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Political conventions are, at least in theory, supposed to be about party unity. But on Saturday at New Hampshire's annual Democratic Party convention, a disagreement among Democrats over presidential debates broke out on the convention floor.

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Hillary Clinton's team is turning over the private emails server that she used as secretary of state and that's been the subject of a great deal of controversy for several months now. NPR's Tamara Keith is in New Hampshire where Clinton was campaigning today, and she joins us to talk about this. Tam, in the past, Hillary Clinton has said that she had no intention of turning over this server to anyone, like the congressional committee investigating Benghazi. What's changed?

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All right, NPR's Tamara Keith spent last night's debate night at Hillary Clinton's campaign headquarters.

"Pics or it didn't happen" is a common refrain these days. You can't just experience life. You have to document it. And so, when fans line up to shake hands with a presidential candidate, that handshake often really isn't enough. It's all about the selfie — a self-portrait shot from a cellphone. And candidates are being deluged with selfie seekers on the trail.

Selfies are "a part of American culture" and, for candidates, taking them has to be part of a broader digital campaign strategy, said Brian Donahue, founder and CEO of Craft Media Digital, a political communications firm.

The State Department is set to release about 3,000 pages of emails from Hillary Clinton's time as secretary of state on Tuesday. The release is part of the State Department's schedule to release a bundle of Clinton emails every month through Jan. 29, 2016.

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Controversy swirled. The press had questions, a lot of them. And so, finally, Hillary Clinton decided to address reporters.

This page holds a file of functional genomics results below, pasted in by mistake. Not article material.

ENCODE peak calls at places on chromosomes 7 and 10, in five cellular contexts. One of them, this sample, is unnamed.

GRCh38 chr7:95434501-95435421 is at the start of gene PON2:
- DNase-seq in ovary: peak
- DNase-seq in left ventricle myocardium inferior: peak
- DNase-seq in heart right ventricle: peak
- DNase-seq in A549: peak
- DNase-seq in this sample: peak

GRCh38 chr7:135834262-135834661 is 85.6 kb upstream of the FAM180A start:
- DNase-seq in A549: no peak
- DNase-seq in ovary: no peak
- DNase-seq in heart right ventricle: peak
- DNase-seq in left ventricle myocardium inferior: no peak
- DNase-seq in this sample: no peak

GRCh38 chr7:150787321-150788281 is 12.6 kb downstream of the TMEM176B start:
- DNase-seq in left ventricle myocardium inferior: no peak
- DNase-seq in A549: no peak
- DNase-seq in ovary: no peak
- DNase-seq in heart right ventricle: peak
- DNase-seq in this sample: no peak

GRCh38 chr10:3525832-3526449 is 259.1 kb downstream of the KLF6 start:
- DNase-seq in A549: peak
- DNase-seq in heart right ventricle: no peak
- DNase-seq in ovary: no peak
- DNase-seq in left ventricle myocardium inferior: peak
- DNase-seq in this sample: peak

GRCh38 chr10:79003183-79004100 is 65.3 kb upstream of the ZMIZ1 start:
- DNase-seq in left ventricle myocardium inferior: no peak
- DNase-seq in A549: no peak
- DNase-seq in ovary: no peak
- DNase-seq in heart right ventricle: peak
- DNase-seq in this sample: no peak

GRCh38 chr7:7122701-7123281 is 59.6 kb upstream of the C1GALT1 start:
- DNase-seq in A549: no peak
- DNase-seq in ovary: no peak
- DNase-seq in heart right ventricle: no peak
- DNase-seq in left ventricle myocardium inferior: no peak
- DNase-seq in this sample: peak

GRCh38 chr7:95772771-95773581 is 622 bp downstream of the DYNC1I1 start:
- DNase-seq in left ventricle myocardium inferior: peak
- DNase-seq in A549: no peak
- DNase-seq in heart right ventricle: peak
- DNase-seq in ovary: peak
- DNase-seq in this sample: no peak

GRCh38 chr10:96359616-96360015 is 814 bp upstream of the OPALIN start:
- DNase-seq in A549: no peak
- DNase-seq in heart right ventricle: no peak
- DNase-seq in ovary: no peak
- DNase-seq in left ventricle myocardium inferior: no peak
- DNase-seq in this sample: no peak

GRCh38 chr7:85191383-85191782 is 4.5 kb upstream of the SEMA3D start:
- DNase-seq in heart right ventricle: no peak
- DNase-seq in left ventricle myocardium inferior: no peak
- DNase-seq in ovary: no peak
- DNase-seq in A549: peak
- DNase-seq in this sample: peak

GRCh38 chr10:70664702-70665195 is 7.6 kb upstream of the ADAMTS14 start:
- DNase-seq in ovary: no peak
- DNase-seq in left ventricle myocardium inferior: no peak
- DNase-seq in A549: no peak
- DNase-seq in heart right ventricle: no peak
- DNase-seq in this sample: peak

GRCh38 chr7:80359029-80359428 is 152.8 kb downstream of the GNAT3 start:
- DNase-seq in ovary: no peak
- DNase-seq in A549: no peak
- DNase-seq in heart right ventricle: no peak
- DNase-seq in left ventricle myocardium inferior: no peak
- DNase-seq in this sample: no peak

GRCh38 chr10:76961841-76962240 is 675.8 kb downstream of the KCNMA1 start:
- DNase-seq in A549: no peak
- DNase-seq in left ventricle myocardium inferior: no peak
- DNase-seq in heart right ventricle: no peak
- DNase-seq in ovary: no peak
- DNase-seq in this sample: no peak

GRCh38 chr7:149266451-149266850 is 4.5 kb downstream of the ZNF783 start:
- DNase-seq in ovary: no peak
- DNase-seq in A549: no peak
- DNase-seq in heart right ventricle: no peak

"Well let me thank all of you for coming," she said, sitting on a low platform in the State Dining Room.

It was April 1994. The first lady wore pale pink and took questions for more than an hour about the Whitewater investigation, cattle futures, the suicide of White House Deputy Counsel Vince Foster and which documents may have been removed from his office. Finally, there was the question of why she had let the scandals fester so long.

When you're president of the United States, what you say about the economy matters, because it isn't just about numbers and widgets; It's about people's lives and hopes. The health of the economy is intertwined with the national psyche.

On Tuesday, when President Obama delivers his State of the Union address, he will talk about the economy, something that in the past he's struggled to describe in a way that resonated with the American people.

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On the first day for in-person early voting in Illinois, President Obama went to the Dr. Martin Luther King Jr. Community Center to cast his ballot.